No Distance Proves Too Great for Love in ‘Space Between Us’

THE SPACE BETWEEN US

Many students can relate to the difficulty of long distance relationships. How can you stay connected when separated by potentially vast distances? In The Space Between Us, the characters have to maintain a relationship separated by 250 million miles.

The film opens on the day of a space shuttle launch, carrying six astronauts to Mars to establish a permanent colony. The launch is successful, but during the voyage, the lead astronaut discovers she’s pregnant. The decision is made to have the baby in space, and while the baby lives, the mother does not make it. The story jumps 16 years ahead, and the baby is now a teenager named Gardner Elliot (Asa Butterfield). Gardner’s only connection to Earth is through Skype conversations with a high schooler named Tulsa (Britt Robertson), though he has only told her he is sick and stuck in a New York penthouse. The opportunity comes for him to go to earth and he takes it. Upon arriving, however, Gardner is subjected to medical tests, which show he will be unable to stay on earth. Being the romantic that he is, he escapes the testing site and finds Tulsa. Together they go on a road-trip adventure across the Western United States in a desperate attempt to find his father. All the while, they are chased by the scientists at NASA who want to bring Gardner back to save his life.

The high point of the film is the acting. Butterfield has established himself as one, if not the premier young actor in the business, and he gives a powerful performance as a boy in a world that no matter how badly he wants to be part of, he just doesn’t understand. But more impressive than his emotional performance, he physically carries himself as someone who has never walked on Earth’s gravity. Robertson gives a compelling performance as a young adult with trust issues, who is torn between cynicism and appreciation for the world around her. Playing the leader of the space program, Gary Oldman is his usual stellar self, conveying a man full of ambition, regret, and love. He is being ripped apart on the inside, but does his best to keep up his facade.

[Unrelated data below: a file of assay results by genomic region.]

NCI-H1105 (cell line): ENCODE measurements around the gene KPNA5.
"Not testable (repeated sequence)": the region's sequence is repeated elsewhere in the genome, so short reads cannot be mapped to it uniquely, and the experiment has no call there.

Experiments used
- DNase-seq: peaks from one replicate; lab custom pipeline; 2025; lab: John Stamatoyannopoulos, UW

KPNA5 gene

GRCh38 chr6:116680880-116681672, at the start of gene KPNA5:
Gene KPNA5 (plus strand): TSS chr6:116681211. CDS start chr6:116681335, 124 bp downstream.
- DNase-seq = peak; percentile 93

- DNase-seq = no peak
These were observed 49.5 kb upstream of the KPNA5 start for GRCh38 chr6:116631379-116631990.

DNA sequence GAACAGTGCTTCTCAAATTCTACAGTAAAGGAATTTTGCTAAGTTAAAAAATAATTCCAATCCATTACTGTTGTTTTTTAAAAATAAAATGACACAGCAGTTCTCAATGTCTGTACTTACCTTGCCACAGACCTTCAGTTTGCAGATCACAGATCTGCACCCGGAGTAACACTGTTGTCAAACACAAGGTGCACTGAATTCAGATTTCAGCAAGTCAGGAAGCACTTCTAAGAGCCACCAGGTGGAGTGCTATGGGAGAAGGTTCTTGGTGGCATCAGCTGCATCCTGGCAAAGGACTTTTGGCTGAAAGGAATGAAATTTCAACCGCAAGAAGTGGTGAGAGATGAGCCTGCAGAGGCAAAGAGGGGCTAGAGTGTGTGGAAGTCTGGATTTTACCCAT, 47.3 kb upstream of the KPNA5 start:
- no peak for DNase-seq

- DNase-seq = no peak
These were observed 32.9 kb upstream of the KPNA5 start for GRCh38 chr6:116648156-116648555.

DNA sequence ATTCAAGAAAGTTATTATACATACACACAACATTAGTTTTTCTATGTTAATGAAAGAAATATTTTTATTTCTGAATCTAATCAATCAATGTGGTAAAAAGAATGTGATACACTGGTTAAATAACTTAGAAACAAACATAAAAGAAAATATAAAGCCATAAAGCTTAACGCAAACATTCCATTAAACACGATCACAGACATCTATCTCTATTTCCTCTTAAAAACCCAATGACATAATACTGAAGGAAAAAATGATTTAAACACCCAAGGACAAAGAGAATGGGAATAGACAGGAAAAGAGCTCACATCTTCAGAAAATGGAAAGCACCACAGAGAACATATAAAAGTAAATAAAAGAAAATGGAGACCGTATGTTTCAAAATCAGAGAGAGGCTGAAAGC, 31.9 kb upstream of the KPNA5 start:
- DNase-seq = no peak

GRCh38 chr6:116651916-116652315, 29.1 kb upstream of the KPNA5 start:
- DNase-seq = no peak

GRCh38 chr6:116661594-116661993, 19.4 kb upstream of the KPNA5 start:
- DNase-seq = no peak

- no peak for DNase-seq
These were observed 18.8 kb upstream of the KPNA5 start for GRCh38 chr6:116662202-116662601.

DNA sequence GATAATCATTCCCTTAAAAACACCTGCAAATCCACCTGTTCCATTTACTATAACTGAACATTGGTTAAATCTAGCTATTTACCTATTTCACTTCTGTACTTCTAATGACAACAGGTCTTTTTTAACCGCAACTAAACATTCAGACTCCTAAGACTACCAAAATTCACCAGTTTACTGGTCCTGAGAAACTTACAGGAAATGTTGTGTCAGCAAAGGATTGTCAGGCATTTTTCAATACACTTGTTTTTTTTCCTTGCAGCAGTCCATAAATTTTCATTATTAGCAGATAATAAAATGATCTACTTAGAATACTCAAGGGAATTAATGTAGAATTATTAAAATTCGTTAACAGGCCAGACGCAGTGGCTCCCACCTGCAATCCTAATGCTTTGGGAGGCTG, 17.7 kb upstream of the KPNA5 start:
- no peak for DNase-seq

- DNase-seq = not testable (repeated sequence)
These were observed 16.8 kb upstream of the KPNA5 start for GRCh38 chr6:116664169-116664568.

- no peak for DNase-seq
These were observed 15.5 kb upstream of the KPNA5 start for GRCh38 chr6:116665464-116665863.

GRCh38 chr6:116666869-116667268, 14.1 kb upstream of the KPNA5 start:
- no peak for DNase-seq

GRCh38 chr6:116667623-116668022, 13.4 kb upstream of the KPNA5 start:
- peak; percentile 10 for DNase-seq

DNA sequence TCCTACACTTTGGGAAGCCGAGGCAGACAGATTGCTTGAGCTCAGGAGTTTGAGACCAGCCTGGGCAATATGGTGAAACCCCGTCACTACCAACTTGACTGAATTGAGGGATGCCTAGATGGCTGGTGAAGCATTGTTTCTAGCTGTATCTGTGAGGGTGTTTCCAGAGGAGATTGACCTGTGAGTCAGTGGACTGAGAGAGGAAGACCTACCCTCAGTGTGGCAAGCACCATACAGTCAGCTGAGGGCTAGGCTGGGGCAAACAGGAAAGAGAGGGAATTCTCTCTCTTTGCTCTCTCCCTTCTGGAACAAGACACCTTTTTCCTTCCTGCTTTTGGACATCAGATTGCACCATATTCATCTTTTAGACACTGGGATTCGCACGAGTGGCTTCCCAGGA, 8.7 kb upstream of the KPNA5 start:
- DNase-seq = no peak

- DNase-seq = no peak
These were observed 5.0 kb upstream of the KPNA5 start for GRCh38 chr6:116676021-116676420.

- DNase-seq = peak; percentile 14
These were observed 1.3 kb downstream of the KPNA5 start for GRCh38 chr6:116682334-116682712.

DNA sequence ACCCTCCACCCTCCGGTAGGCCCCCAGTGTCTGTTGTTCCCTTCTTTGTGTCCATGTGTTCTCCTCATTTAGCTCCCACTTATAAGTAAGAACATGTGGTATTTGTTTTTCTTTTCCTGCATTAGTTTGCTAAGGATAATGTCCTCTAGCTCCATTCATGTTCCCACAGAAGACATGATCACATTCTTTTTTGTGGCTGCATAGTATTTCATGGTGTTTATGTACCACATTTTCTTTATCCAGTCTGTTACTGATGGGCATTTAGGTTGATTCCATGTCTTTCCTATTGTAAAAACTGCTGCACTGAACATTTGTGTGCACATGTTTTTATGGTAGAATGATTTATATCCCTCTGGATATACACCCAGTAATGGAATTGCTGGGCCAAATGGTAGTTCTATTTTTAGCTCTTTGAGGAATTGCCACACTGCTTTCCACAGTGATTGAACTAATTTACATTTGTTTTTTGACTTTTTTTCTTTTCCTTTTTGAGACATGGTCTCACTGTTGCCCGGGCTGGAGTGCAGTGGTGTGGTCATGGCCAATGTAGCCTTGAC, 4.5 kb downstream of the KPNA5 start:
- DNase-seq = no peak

Despite the skill of the acting, the biggest knock on this film is its script. It gives the actors relatively little to work with in terms of dialogue. Almost every line utilizes telling, not showing. There is little room for subtlety, with every metaphor brought back innumerable times. In several instances, such metaphors are jarringly forced into shots, which comes off as cheap and unimaginative. The biggest example of the lack of subtlety is that Gardner’s illness is literally having too big a heart.

The shots of space are beautiful and extremely well done, but one of the most impressive things is the director’s ability to convey the beauty on earth as rivalling or being greater than that of space. The aerial shots in this film are outstanding and put you in Gardner’s shoes as someone who is in awe of the world around you.

The funniest bits of the movie are when Gardner is faced with customs and traditions on earth that he just doesn’t understand. They are simple in many cases, but touching nonetheless. He freaks out when he sees a horse for the first time, marvels at hot air balloons, and dances in the rain. The audience was in an uproar when he tried to use ancient courting videos to make Tulsa fall in love with him. A telling conversation in the film occurs when he blurts out at her: “You are the most beautiful girl in the world.”

She corrects him saying people on earth don’t just tell other people their inner, most true thoughts because “then we’d all be happy or something.”

The Space Between Us is far from perfect, but it is charming and sweet. It is hard to not instantly fall for the two leads. Every character in the film is trying their best and cares about the other characters in the film, which in some way makes the movie feel too mushy. It has a runtime of over two hours, but given the proper emotional investments, the minutes truly fly by. But The Space Between Us is much like its main character—endearing, but perhaps with just too big of a heart.

Featured Image By STX Entertainment